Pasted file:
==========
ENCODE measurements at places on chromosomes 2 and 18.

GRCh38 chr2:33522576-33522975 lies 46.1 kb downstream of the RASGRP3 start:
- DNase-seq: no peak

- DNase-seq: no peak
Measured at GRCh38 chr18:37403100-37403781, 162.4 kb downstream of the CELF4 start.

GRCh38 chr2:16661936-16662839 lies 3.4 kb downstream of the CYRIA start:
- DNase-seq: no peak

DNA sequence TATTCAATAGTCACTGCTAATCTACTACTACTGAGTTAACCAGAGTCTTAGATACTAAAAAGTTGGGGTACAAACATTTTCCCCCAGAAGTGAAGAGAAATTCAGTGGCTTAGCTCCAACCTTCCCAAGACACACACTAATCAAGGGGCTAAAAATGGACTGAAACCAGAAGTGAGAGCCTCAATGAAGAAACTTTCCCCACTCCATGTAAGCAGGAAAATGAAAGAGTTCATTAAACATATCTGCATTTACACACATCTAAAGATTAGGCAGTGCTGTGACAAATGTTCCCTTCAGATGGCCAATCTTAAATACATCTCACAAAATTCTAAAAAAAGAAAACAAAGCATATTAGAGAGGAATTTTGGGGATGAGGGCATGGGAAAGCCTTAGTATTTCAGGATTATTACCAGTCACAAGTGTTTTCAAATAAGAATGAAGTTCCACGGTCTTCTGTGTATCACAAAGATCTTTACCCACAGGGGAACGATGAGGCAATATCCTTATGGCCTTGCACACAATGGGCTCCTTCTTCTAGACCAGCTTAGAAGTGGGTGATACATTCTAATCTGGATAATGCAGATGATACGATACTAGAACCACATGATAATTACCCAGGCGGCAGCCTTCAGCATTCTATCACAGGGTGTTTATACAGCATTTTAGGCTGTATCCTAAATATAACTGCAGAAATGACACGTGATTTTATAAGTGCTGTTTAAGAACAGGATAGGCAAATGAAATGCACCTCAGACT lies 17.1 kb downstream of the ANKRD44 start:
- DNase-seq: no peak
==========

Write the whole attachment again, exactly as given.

ENCODE measurements at places on chromosomes 2 and 18.

GRCh38 chr2:33522576-33522975 lies 46.1 kb downstream of the RASGRP3 start:
- DNase-seq: no peak

- DNase-seq: no peak
Measured at GRCh38 chr18:37403100-37403781, 162.4 kb downstream of the CELF4 start.

GRCh38 chr2:16661936-16662839 lies 3.4 kb downstream of the CYRIA start:
- DNase-seq: no peak

DNA sequence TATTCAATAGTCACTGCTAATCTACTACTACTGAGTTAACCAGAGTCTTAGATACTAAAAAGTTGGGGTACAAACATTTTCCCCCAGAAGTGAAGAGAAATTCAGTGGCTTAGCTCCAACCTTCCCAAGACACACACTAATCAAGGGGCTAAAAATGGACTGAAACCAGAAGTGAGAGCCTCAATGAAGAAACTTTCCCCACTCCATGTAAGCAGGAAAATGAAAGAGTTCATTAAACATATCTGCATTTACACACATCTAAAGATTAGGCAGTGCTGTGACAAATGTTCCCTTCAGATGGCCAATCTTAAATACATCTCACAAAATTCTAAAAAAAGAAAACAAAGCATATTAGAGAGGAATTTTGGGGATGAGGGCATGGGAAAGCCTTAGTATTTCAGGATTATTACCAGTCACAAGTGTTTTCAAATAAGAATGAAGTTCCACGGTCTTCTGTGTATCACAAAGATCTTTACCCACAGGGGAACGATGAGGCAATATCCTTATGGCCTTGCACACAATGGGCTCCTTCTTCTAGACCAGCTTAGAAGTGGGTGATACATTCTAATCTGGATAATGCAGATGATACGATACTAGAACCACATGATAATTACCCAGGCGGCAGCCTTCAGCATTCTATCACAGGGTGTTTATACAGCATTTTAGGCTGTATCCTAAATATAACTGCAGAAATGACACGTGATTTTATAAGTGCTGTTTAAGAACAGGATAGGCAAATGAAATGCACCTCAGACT lies 17.1 kb downstream of the ANKRD44 start:
- DNase-seq: no peak